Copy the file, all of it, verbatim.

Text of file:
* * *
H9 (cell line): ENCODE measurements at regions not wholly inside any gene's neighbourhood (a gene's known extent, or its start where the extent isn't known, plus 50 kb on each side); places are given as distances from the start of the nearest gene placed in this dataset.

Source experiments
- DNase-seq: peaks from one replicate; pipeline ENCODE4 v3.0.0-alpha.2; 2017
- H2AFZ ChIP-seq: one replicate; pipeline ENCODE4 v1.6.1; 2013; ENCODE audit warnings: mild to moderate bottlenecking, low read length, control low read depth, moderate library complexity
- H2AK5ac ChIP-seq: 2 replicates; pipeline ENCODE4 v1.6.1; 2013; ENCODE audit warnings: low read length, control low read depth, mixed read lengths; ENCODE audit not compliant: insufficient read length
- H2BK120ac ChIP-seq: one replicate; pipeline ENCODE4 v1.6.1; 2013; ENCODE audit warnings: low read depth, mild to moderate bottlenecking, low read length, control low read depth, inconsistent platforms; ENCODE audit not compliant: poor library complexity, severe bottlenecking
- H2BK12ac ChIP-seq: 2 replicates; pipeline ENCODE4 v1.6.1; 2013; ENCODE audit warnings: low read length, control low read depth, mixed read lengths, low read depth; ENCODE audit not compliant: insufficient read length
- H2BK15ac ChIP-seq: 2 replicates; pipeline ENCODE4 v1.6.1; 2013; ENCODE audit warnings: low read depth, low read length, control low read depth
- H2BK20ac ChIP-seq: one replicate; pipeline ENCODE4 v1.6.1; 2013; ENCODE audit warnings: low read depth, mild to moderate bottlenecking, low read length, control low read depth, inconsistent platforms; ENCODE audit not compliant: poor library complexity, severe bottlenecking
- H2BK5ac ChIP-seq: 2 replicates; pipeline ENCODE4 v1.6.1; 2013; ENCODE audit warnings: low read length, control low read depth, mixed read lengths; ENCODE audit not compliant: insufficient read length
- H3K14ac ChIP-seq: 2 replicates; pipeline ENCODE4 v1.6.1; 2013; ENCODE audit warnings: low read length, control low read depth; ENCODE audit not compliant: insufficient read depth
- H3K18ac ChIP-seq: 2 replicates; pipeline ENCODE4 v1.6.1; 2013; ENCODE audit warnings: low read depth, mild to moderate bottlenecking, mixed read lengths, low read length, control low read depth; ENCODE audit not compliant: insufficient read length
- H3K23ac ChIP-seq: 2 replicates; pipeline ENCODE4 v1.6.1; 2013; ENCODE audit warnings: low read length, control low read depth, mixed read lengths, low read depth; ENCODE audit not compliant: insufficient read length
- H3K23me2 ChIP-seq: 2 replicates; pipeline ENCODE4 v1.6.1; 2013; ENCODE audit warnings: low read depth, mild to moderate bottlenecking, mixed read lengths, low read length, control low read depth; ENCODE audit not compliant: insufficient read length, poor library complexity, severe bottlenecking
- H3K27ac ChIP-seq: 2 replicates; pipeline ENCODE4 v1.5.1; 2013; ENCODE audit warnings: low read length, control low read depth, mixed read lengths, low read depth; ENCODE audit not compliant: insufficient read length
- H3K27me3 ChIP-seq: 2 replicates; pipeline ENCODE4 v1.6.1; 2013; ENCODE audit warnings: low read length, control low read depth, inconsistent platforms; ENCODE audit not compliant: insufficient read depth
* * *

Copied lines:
H9 (cell line): ENCODE measurements at regions not wholly inside any gene's neighbourhood (a gene's known extent, or its start where the extent isn't known, plus 50 kb on each side); places are given as distances from the start of the nearest gene placed in this dataset.

Source experiments
- DNase-seq: peaks from one replicate; pipeline ENCODE4 v3.0.0-alpha.2; 2017
- H2AFZ ChIP-seq: one replicate; pipeline ENCODE4 v1.6.1; 2013; ENCODE audit warnings: mild to moderate bottlenecking, low read length, control low read depth, moderate library complexity
- H2AK5ac ChIP-seq: 2 replicates; pipeline ENCODE4 v1.6.1; 2013; ENCODE audit warnings: low read length, control low read depth, mixed read lengths; ENCODE audit not compliant: insufficient read length
- H2BK120ac ChIP-seq: one replicate; pipeline ENCODE4 v1.6.1; 2013; ENCODE audit warnings: low read depth, mild to moderate bottlenecking, low read length, control low read depth, inconsistent platforms; ENCODE audit not compliant: poor library complexity, severe bottlenecking
- H2BK12ac ChIP-seq: 2 replicates; pipeline ENCODE4 v1.6.1; 2013; ENCODE audit warnings: low read length, control low read depth, mixed read lengths, low read depth; ENCODE audit not compliant: insufficient read length
- H2BK15ac ChIP-seq: 2 replicates; pipeline ENCODE4 v1.6.1; 2013; ENCODE audit warnings: low read depth, low read length, control low read depth
- H2BK20ac ChIP-seq: one replicate; pipeline ENCODE4 v1.6.1; 2013; ENCODE audit warnings: low read depth, mild to moderate bottlenecking, low read length, control low read depth, inconsistent platforms; ENCODE audit not compliant: poor library complexity, severe bottlenecking
- H2BK5ac ChIP-seq: 2 replicates; pipeline ENCODE4 v1.6.1; 2013; ENCODE audit warnings: low read length, control low read depth, mixed read lengths; ENCODE audit not compliant: insufficient read length
- H3K14ac ChIP-seq: 2 replicates; pipeline ENCODE4 v1.6.1; 2013; ENCODE audit warnings: low read length, control low read depth; ENCODE audit not compliant: insufficient read depth
- H3K18ac ChIP-seq: 2 replicates; pipeline ENCODE4 v1.6.1; 2013; ENCODE audit warnings: low read depth, mild to moderate bottlenecking, mixed read lengths, low read length, control low read depth; ENCODE audit not compliant: insufficient read length
- H3K23ac ChIP-seq: 2 replicates; pipeline ENCODE4 v1.6.1; 2013; ENCODE audit warnings: low read length, control low read depth, mixed read lengths, low read depth; ENCODE audit not compliant: insufficient read length
- H3K23me2 ChIP-seq: 2 replicates; pipeline ENCODE4 v1.6.1; 2013; ENCODE audit warnings: low read depth, mild to moderate bottlenecking, mixed read lengths, low read length, control low read depth; ENCODE audit not compliant: insufficient read length, poor library complexity, severe bottlenecking
- H3K27ac ChIP-seq: 2 replicates; pipeline ENCODE4 v1.5.1; 2013; ENCODE audit warnings: low read length, control low read depth, mixed read lengths, low read depth; ENCODE audit not compliant: insufficient read length
- H3K27me3 ChIP-seq: 2 replicates; pipeline ENCODE4 v1.6.1; 2013; ENCODE audit warnings: low read length, control low read depth, inconsistent platforms; ENCODE audit not compliant: insufficient read depth